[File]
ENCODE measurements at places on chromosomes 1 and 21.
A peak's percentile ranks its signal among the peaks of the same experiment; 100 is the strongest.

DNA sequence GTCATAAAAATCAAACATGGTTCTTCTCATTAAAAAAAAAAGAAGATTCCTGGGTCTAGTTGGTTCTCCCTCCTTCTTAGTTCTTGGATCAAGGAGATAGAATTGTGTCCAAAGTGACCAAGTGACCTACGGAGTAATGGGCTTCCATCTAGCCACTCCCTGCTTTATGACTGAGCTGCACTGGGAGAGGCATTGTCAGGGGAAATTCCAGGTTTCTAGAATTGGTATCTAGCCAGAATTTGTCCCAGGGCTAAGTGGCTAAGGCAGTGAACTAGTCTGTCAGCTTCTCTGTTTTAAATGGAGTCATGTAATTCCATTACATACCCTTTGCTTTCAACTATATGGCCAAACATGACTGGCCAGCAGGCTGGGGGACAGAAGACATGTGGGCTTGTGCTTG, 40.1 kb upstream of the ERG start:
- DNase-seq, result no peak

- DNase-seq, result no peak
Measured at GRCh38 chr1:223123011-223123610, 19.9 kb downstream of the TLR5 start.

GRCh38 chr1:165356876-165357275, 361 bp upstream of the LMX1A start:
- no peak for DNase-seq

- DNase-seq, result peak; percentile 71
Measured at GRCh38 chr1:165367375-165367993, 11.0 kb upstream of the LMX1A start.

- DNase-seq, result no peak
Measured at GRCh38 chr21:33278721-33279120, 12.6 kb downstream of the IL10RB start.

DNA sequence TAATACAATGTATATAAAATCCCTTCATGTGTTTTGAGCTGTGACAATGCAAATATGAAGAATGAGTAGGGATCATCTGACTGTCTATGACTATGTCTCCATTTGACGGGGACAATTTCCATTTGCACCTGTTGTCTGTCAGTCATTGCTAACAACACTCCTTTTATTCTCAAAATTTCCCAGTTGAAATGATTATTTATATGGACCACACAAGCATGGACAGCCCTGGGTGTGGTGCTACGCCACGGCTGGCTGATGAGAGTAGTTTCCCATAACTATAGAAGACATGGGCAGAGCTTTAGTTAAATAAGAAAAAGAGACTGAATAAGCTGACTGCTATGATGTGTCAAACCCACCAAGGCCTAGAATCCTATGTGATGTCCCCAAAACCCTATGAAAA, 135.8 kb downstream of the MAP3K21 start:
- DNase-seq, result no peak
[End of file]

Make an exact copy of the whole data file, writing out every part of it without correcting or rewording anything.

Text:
ENCODE measurements at places on chromosomes 1 and 21.
A peak's percentile ranks its signal among the peaks of the same experiment; 100 is the strongest.

DNA sequence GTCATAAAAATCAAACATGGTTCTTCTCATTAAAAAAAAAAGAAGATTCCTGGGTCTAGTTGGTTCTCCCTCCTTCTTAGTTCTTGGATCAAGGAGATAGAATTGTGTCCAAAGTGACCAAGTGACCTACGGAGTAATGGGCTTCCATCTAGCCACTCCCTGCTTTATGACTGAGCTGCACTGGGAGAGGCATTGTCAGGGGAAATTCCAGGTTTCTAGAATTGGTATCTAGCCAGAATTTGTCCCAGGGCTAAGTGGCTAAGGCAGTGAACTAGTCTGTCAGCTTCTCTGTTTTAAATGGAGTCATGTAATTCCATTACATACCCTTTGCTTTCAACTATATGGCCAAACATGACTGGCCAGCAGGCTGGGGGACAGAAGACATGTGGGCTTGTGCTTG, 40.1 kb upstream of the ERG start:
- DNase-seq, result no peak

- DNase-seq, result no peak
Measured at GRCh38 chr1:223123011-223123610, 19.9 kb downstream of the TLR5 start.

GRCh38 chr1:165356876-165357275, 361 bp upstream of the LMX1A start:
- no peak for DNase-seq

- DNase-seq, result peak; percentile 71
Measured at GRCh38 chr1:165367375-165367993, 11.0 kb upstream of the LMX1A start.

- DNase-seq, result no peak
Measured at GRCh38 chr21:33278721-33279120, 12.6 kb downstream of the IL10RB start.

DNA sequence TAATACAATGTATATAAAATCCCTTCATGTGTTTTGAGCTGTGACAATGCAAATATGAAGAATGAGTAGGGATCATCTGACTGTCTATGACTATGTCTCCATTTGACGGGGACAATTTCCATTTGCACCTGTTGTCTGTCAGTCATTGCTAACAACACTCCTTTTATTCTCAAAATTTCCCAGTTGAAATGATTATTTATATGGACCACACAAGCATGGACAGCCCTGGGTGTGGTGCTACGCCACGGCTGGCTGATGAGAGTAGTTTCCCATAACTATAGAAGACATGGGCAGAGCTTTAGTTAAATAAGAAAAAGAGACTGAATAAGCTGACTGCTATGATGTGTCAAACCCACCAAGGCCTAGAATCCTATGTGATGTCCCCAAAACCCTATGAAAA, 135.8 kb downstream of the MAP3K21 start:
- DNase-seq, result no peak